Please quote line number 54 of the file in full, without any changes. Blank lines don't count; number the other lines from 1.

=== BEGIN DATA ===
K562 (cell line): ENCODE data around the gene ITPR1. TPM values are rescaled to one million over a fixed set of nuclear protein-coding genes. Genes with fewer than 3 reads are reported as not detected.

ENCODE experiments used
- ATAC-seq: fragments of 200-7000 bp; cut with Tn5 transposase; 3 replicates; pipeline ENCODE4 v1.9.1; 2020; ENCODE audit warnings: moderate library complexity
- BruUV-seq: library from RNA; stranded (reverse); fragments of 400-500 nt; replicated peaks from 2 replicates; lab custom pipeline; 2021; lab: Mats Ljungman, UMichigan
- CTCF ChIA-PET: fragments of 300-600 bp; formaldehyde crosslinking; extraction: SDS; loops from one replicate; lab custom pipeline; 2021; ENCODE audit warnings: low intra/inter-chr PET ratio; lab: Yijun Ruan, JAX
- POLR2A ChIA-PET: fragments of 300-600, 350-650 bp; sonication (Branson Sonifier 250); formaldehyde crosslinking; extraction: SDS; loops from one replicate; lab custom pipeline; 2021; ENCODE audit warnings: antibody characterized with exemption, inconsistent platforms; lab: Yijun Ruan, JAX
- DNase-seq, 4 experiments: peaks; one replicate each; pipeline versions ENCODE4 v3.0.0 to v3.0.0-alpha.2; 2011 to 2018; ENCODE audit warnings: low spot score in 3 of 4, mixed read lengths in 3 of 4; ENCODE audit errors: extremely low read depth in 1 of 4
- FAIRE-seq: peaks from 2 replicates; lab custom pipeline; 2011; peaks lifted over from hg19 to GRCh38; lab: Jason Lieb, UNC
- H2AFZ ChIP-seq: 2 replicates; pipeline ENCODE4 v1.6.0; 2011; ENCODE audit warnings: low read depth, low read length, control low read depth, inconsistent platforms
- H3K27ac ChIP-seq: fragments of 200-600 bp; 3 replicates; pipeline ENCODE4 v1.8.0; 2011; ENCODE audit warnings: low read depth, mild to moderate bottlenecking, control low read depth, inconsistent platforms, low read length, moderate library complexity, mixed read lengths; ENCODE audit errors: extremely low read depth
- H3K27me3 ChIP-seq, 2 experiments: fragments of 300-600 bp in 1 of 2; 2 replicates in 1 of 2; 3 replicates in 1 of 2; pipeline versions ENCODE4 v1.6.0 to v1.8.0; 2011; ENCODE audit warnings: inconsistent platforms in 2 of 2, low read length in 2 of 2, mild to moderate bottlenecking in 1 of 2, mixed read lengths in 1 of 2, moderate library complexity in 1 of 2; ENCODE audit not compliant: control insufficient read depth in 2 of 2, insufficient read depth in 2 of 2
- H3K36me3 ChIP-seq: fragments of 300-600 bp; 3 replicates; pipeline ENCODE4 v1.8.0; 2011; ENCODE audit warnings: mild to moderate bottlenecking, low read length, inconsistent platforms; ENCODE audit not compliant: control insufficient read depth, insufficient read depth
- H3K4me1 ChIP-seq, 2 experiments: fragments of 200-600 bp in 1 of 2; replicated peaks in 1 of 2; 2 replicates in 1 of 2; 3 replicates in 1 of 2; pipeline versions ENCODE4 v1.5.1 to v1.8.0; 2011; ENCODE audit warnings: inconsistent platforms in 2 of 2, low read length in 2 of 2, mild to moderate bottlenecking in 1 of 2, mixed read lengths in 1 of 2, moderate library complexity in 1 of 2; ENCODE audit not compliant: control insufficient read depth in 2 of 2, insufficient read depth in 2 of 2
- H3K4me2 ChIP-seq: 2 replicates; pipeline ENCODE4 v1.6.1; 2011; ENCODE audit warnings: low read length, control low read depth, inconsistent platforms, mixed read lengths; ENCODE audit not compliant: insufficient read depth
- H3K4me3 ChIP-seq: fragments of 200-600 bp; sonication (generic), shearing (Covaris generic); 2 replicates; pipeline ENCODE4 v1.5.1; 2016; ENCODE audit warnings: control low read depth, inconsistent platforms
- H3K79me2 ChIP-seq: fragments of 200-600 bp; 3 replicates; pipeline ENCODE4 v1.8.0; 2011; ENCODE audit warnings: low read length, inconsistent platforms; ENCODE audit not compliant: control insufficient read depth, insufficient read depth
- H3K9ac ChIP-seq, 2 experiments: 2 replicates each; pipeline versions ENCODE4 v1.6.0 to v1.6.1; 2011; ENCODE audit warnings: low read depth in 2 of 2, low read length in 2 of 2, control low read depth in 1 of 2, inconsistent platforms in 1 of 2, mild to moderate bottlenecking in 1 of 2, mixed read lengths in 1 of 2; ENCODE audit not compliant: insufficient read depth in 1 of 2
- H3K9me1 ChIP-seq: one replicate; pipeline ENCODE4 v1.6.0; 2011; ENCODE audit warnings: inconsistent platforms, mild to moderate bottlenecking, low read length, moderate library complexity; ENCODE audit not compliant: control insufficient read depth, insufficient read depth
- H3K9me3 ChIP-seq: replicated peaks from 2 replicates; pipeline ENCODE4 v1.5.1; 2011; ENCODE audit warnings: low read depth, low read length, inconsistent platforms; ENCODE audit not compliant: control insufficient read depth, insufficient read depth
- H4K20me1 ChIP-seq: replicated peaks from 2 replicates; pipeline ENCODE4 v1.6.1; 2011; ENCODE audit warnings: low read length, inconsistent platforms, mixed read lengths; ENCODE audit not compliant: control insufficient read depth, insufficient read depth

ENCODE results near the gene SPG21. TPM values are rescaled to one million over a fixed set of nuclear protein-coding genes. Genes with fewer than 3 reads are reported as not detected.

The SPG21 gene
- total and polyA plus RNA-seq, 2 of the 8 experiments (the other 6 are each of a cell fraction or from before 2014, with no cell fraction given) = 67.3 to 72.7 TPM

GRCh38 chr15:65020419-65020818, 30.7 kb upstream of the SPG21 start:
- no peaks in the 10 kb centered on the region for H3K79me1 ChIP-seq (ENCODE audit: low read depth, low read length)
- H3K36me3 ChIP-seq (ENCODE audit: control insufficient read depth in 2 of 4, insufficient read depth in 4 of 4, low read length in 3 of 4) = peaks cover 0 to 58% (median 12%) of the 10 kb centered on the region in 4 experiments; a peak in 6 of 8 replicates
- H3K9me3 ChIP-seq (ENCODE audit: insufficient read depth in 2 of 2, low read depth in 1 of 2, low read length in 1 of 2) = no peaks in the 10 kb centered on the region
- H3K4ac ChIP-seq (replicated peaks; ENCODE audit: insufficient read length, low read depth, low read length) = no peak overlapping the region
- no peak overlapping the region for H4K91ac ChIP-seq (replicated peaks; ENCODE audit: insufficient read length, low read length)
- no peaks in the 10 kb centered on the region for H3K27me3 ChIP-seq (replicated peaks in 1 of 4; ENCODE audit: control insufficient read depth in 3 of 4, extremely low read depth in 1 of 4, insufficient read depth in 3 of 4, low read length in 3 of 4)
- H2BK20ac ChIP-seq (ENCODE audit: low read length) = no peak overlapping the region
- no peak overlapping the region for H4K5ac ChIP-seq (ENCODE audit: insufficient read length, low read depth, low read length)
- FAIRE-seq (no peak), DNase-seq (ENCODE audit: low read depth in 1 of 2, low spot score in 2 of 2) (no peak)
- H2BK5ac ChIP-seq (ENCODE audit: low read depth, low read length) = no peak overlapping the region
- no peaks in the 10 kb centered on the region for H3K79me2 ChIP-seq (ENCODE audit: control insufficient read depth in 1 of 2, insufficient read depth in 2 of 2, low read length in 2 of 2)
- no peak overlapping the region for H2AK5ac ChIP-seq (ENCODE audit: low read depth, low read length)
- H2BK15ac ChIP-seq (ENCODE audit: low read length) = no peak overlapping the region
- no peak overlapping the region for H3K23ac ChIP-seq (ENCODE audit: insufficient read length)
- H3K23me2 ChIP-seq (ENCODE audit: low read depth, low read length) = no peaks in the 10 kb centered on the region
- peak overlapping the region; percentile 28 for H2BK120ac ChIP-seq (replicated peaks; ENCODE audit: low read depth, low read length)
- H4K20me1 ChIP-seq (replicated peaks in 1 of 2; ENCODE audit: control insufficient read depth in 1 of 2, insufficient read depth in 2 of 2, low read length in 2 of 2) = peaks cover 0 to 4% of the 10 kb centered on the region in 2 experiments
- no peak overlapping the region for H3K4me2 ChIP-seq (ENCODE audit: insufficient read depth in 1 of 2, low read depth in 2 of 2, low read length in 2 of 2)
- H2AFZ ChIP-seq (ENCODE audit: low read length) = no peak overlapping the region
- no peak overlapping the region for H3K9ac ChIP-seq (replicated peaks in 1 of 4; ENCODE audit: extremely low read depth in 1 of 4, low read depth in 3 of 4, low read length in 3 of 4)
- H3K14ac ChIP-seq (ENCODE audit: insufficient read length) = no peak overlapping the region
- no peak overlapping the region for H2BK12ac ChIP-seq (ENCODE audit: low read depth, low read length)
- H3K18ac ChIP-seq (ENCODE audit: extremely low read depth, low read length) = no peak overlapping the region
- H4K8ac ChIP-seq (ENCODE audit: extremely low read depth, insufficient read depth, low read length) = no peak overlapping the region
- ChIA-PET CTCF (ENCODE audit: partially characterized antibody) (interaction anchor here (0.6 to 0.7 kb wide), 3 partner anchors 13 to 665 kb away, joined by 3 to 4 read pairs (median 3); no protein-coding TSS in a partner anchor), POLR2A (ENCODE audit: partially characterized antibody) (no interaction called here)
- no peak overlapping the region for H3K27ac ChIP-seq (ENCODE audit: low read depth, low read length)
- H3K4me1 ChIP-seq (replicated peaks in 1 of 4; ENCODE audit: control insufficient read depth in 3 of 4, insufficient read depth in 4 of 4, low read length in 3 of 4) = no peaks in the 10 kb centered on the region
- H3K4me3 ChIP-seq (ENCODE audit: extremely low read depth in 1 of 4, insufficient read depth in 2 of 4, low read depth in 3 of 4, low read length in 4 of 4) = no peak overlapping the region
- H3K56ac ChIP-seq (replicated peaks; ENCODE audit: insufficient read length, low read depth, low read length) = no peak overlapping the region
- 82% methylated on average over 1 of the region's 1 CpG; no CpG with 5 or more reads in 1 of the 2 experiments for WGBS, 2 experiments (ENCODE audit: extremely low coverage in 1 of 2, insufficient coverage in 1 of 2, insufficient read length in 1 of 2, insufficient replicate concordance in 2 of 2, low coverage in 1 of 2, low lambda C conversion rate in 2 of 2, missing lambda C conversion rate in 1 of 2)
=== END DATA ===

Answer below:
- 82% methylated on average over 1 of the region's 1 CpG; no CpG with 5 or more reads in 1 of the 2 experiments for WGBS, 2 experiments (ENCODE audit: extremely low coverage in 1 of 2, insufficient coverage in 1 of 2, insufficient read length in 1 of 2, insufficient replicate concordance in 2 of 2, low coverage in 1 of 2, low lambda C conversion rate in 2 of 2, missing lambda C conversion rate in 1 of 2)